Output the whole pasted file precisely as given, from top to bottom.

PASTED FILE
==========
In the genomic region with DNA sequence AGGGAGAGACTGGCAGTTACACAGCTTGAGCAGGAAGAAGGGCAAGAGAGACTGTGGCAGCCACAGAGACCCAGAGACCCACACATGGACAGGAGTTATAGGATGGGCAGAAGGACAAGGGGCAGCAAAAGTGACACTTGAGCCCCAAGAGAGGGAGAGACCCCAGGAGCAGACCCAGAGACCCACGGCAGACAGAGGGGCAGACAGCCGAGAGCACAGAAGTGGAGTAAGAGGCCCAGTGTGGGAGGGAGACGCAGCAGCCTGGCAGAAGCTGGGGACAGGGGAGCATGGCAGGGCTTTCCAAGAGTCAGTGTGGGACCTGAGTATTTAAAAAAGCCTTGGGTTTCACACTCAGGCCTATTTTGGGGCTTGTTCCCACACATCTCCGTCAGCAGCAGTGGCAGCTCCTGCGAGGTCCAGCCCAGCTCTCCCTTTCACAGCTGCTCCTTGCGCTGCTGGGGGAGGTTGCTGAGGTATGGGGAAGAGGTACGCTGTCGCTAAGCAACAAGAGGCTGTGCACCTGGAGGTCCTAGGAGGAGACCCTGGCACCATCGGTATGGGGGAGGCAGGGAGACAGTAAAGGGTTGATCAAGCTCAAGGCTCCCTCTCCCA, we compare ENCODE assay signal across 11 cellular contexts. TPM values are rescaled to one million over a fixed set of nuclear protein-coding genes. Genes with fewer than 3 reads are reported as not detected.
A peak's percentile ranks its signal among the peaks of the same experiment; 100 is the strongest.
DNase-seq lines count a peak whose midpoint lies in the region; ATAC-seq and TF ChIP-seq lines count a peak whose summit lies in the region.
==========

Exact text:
In the genomic region with DNA sequence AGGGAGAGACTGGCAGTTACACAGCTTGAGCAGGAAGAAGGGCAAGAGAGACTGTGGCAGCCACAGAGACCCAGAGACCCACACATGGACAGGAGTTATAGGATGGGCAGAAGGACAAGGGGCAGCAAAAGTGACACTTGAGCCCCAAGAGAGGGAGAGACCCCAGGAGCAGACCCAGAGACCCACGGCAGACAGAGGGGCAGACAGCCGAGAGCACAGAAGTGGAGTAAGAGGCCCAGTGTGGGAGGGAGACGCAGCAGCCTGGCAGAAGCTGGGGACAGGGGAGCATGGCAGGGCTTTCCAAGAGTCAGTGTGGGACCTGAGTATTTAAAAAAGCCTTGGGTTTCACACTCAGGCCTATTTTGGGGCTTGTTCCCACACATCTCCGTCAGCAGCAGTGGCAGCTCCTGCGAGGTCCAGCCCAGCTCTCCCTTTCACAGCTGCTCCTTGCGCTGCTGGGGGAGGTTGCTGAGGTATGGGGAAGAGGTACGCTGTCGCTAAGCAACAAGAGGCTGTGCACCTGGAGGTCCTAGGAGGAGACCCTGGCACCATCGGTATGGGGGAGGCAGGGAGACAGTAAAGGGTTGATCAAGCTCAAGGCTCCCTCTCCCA, we compare ENCODE assay signal across 11 cellular contexts. TPM values are rescaled to one million over a fixed set of nuclear protein-coding genes. Genes with fewer than 3 reads are reported as not detected.
A peak's percentile ranks its signal among the peaks of the same experiment; 100 is the strongest.
DNase-seq lines count a peak whose midpoint lies in the region; ATAC-seq and TF ChIP-seq lines count a peak whose summit lies in the region.